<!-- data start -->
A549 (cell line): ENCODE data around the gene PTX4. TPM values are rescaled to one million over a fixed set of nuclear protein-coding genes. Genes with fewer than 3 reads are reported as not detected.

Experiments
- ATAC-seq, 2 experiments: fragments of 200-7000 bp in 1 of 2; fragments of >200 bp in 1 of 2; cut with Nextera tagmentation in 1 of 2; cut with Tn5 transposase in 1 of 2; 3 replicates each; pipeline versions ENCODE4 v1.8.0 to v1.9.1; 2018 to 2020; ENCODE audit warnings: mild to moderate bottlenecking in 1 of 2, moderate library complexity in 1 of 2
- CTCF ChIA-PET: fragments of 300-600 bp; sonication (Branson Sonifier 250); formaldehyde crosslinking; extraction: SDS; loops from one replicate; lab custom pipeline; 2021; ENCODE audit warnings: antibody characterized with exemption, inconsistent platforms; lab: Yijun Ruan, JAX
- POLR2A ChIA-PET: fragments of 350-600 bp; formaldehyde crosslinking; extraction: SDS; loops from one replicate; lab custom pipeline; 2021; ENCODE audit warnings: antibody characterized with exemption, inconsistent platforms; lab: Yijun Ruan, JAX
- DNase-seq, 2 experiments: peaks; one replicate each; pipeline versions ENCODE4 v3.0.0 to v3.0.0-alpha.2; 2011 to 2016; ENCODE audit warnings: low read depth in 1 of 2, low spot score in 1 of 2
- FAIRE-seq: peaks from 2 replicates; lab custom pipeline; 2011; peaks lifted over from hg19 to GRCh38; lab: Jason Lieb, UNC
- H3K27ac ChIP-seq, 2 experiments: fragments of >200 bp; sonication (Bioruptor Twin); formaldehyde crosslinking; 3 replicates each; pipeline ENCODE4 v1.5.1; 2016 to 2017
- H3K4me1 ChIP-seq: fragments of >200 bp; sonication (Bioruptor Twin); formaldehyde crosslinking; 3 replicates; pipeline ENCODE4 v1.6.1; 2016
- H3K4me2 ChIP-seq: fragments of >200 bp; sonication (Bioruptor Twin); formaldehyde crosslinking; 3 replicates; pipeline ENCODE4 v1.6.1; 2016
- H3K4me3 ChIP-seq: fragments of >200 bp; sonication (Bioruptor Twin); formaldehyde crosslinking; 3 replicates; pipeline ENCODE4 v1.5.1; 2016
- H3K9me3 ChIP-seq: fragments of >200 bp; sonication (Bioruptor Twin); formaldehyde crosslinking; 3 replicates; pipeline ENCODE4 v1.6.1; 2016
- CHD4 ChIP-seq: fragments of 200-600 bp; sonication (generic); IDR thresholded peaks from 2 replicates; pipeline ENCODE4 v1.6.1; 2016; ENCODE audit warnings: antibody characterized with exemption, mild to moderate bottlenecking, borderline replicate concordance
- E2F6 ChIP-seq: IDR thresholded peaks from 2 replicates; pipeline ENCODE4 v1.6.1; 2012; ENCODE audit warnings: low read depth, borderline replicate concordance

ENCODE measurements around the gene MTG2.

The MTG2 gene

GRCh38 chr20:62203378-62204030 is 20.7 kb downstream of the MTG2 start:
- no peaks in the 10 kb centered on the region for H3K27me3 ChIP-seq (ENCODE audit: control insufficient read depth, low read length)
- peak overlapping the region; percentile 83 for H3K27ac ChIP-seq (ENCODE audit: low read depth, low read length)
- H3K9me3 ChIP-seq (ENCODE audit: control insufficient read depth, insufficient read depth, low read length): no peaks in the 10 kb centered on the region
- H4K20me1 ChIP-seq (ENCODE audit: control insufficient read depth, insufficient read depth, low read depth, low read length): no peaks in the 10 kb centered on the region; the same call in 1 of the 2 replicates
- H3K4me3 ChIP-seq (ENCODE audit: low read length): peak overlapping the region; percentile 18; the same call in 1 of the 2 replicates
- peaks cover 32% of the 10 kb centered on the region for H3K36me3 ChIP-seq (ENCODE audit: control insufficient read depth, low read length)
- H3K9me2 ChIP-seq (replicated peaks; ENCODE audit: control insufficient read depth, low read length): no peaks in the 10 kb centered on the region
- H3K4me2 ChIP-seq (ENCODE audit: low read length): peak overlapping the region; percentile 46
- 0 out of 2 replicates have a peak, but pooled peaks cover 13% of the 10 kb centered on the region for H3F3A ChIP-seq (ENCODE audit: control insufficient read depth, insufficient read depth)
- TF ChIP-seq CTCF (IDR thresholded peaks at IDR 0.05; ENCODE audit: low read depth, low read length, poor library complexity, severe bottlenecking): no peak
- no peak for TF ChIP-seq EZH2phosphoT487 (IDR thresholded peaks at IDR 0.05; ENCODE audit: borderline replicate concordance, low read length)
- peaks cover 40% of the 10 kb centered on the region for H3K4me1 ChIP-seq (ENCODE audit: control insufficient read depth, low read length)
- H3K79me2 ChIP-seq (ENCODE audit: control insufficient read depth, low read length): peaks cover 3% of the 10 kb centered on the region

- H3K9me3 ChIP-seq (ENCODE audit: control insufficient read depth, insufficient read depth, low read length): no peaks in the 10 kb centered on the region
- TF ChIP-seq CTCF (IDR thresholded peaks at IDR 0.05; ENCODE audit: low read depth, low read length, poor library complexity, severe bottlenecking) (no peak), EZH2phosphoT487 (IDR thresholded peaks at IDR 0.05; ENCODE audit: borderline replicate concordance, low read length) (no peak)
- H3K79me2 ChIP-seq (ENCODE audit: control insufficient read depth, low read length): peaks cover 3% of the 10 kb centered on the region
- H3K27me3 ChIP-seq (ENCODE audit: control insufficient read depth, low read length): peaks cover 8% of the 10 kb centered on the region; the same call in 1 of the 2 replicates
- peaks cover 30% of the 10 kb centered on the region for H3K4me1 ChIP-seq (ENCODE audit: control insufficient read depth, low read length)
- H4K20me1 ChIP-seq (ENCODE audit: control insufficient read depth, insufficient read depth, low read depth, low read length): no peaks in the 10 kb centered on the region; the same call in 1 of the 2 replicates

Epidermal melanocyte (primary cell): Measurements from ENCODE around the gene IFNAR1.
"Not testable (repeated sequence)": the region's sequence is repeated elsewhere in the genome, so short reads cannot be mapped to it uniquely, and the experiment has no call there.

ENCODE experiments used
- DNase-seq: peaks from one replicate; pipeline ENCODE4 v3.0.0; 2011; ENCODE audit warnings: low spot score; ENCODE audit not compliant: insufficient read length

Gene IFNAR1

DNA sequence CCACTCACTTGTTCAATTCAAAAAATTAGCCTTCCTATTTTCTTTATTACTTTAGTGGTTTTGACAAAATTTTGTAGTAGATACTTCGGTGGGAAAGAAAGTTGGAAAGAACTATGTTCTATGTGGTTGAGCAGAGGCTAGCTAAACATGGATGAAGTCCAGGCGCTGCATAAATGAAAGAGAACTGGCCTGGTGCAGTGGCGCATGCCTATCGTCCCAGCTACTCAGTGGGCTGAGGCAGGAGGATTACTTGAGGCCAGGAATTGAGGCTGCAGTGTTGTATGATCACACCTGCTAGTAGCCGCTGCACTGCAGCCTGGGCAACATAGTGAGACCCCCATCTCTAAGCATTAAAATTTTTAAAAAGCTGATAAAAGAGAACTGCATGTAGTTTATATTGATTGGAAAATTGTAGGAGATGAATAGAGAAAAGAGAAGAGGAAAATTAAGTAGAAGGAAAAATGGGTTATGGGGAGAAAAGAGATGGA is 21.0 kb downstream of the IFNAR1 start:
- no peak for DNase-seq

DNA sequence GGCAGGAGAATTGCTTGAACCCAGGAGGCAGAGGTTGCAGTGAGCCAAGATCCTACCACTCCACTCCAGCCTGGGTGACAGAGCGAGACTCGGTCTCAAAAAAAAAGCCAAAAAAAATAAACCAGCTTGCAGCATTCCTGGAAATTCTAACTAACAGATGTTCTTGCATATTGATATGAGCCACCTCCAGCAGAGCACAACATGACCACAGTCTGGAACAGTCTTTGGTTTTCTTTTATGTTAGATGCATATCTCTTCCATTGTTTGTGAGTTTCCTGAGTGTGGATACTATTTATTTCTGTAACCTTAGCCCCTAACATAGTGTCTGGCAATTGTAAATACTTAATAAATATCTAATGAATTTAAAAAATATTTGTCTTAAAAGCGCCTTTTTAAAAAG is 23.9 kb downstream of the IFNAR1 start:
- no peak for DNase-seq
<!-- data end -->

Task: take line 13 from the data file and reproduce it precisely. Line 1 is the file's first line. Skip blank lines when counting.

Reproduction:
- CHD4 ChIP-seq: fragments of 200-600 bp; sonication (generic); IDR thresholded peaks from 2 replicates; pipeline ENCODE4 v1.6.1; 2016; ENCODE audit warnings: antibody characterized with exemption, mild to moderate bottlenecking, borderline replicate concordance